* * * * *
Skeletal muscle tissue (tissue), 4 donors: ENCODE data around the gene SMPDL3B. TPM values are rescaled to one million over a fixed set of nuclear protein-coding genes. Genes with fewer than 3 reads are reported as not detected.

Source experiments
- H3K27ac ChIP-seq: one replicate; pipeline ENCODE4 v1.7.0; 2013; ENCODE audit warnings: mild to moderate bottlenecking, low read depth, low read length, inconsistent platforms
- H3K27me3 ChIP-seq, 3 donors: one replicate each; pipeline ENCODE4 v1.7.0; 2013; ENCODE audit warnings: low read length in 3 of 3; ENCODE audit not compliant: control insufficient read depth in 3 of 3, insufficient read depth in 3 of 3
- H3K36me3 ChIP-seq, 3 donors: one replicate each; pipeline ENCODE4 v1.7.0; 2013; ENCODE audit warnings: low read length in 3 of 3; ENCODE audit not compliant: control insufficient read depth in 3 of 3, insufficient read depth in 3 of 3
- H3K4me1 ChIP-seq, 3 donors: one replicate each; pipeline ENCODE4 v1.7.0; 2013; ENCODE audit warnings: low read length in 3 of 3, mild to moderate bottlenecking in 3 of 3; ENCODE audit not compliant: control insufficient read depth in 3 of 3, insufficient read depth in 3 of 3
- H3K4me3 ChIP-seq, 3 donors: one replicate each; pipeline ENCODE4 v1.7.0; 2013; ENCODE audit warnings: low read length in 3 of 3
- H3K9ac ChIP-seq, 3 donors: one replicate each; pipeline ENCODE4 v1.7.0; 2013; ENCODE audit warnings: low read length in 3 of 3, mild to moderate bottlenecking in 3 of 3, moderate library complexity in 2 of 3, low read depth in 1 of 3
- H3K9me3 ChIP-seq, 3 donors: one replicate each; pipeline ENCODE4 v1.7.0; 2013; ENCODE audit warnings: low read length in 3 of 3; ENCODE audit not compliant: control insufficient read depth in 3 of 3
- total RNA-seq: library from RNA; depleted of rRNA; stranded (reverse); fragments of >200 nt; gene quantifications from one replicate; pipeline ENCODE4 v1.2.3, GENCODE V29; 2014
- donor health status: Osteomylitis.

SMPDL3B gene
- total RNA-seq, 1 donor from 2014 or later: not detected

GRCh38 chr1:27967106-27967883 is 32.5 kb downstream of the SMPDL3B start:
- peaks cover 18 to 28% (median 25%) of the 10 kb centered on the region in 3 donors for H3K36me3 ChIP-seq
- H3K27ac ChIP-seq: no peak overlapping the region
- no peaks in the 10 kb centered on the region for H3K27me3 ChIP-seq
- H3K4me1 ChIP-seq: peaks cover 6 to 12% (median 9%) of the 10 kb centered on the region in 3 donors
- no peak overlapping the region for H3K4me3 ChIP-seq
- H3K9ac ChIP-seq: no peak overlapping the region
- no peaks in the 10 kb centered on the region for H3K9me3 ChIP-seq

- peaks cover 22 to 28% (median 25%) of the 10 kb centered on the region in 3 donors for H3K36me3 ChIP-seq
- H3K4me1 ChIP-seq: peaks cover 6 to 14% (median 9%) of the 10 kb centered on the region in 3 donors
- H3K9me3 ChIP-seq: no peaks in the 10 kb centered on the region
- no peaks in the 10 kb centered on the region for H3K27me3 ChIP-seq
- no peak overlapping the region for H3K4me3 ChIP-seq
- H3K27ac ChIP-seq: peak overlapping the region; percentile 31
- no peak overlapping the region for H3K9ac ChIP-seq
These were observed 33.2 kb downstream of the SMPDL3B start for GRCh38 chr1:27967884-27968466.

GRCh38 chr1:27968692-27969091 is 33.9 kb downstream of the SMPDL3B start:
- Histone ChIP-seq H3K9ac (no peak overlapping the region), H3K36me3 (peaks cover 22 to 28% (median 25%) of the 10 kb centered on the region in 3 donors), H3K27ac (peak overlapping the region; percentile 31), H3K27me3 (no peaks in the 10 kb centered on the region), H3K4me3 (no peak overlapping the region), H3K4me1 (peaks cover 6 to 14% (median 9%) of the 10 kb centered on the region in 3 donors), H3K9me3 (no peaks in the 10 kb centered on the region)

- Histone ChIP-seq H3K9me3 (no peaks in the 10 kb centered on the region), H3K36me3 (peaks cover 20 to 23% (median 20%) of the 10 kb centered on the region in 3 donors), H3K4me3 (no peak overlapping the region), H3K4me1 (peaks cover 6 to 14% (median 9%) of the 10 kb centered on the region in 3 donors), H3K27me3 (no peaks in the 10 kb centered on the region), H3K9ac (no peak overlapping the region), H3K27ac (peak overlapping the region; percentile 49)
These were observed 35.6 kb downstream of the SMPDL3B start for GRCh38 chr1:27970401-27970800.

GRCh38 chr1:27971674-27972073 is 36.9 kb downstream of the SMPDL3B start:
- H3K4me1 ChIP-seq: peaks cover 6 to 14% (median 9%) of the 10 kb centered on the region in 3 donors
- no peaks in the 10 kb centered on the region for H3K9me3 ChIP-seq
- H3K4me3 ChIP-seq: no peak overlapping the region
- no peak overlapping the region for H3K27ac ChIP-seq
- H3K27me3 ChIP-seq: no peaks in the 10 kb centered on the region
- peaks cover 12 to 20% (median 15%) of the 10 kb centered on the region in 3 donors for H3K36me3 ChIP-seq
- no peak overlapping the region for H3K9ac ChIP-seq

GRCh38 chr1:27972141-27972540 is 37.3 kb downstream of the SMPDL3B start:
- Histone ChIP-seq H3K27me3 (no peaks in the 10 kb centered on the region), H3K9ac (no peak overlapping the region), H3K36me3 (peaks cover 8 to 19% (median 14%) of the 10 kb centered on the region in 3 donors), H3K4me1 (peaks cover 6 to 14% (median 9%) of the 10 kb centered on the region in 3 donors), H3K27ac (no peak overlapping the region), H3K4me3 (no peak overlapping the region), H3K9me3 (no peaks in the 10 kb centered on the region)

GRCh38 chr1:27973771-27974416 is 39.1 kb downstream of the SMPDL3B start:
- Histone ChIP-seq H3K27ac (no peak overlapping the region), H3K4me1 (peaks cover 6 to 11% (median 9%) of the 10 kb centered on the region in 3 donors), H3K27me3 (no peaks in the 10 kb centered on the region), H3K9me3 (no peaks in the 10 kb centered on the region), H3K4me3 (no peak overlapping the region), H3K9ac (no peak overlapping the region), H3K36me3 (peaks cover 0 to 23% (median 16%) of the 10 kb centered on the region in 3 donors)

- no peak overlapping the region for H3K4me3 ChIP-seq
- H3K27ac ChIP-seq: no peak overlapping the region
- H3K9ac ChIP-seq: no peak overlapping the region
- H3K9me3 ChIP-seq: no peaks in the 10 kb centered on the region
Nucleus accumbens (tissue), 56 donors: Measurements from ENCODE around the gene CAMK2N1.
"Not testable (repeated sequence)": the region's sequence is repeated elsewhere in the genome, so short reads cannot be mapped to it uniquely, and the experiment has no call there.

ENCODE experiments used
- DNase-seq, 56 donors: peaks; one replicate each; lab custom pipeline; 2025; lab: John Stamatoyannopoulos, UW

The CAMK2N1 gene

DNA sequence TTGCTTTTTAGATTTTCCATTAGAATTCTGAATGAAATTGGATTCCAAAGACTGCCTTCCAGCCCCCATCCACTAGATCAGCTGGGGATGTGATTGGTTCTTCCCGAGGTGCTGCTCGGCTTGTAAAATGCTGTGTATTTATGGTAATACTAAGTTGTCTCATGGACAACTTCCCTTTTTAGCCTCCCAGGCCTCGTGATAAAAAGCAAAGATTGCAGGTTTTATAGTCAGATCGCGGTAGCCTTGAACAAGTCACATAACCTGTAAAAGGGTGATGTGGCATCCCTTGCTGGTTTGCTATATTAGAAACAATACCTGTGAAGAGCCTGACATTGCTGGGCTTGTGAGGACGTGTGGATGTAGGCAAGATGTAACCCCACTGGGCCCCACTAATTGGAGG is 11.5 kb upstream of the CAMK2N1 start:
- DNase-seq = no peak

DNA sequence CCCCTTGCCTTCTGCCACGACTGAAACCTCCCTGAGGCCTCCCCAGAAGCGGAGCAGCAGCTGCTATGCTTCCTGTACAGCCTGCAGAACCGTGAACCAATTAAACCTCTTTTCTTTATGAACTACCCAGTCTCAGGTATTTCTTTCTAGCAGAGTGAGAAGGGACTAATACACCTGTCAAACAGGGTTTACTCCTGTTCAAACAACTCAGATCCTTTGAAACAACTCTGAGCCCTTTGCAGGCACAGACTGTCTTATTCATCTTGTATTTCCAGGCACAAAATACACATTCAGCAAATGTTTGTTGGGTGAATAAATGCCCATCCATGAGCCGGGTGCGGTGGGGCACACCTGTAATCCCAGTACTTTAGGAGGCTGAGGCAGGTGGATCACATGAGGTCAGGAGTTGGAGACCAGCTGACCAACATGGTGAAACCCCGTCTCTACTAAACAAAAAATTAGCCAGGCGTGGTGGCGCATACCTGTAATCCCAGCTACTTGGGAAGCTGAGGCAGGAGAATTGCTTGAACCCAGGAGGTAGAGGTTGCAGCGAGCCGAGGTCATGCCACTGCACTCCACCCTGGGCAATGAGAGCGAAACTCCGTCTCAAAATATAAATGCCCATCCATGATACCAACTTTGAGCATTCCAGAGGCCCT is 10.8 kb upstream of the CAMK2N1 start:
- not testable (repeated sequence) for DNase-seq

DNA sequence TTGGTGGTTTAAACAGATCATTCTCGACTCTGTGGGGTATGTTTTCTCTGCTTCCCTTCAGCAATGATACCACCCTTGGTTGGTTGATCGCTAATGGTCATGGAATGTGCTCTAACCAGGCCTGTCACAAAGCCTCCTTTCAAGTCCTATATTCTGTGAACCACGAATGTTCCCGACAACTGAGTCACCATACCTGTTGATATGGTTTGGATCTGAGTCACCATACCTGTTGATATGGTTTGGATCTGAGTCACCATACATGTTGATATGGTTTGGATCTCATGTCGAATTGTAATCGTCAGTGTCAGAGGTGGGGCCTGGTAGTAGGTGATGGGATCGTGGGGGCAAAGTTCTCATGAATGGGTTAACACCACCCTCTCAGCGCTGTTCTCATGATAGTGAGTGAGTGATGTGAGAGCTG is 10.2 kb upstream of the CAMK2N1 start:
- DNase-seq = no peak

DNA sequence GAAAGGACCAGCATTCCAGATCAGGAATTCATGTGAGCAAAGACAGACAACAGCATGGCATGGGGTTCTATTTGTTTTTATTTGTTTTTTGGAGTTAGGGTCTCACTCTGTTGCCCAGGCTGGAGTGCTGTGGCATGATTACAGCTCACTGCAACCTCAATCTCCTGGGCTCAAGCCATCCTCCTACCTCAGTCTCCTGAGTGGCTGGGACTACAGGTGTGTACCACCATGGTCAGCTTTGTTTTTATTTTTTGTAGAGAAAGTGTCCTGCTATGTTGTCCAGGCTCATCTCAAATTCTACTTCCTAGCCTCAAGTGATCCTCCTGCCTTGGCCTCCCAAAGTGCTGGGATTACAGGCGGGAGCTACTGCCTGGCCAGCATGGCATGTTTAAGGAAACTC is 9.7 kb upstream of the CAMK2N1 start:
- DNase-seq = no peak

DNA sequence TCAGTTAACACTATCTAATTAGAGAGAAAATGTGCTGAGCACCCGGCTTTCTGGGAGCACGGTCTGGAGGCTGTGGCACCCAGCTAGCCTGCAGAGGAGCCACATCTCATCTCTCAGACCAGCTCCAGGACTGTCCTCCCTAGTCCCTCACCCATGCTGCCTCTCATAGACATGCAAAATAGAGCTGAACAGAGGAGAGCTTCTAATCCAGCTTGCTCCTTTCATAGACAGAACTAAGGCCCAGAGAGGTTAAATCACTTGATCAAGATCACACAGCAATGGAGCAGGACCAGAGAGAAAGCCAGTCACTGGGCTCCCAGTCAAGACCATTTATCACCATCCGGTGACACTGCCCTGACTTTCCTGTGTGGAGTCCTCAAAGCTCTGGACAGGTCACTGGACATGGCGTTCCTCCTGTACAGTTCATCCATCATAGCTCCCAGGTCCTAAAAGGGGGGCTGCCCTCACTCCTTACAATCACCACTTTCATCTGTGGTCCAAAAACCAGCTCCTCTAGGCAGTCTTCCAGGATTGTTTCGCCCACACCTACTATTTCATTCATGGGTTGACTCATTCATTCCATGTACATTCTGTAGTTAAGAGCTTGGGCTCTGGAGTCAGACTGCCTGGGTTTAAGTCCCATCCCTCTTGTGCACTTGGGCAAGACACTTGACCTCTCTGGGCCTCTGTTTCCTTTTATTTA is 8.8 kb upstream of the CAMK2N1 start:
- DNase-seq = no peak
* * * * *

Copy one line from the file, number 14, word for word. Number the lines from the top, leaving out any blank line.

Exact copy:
GRCh38 chr1:27967106-27967883 is 32.5 kb downstream of the SMPDL3B start: